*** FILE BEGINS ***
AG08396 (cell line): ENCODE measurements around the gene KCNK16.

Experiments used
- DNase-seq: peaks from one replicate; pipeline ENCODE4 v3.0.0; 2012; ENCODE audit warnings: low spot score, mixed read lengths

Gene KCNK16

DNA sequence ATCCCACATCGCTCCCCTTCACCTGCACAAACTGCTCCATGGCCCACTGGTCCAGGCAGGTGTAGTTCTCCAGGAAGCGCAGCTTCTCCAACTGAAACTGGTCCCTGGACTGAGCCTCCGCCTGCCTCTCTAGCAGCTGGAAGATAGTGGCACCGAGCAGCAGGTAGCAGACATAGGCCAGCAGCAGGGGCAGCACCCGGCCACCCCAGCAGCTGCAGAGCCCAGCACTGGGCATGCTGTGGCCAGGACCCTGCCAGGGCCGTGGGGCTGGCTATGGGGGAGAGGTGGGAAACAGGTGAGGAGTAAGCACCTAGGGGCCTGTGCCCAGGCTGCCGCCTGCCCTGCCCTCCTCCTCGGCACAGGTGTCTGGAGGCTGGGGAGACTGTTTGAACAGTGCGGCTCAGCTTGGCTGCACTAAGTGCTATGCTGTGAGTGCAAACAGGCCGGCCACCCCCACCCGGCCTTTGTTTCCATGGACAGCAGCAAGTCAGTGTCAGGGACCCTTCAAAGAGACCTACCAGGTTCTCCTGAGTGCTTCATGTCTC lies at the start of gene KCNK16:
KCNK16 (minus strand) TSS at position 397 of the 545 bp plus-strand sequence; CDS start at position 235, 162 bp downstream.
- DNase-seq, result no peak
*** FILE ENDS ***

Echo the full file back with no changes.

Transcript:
AG08396 (cell line): ENCODE measurements around the gene KCNK16.

Experiments used
- DNase-seq: peaks from one replicate; pipeline ENCODE4 v3.0.0; 2012; ENCODE audit warnings: low spot score, mixed read lengths

Gene KCNK16

DNA sequence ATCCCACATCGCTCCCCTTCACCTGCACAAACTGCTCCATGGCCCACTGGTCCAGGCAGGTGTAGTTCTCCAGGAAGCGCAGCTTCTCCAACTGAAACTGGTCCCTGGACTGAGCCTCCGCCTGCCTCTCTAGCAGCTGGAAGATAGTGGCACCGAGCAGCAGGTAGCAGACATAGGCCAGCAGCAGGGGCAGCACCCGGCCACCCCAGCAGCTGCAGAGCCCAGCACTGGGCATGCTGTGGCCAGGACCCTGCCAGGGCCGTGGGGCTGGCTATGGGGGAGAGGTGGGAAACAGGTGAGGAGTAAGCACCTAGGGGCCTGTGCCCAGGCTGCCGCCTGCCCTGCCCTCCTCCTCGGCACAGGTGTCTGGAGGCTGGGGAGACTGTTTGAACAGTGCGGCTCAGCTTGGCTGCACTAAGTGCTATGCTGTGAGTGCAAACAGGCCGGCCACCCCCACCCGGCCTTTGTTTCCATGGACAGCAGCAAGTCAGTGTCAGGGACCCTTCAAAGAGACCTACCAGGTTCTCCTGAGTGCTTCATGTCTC lies at the start of gene KCNK16:
KCNK16 (minus strand) TSS at position 397 of the 545 bp plus-strand sequence; CDS start at position 235, 162 bp downstream.
- DNase-seq, result no peak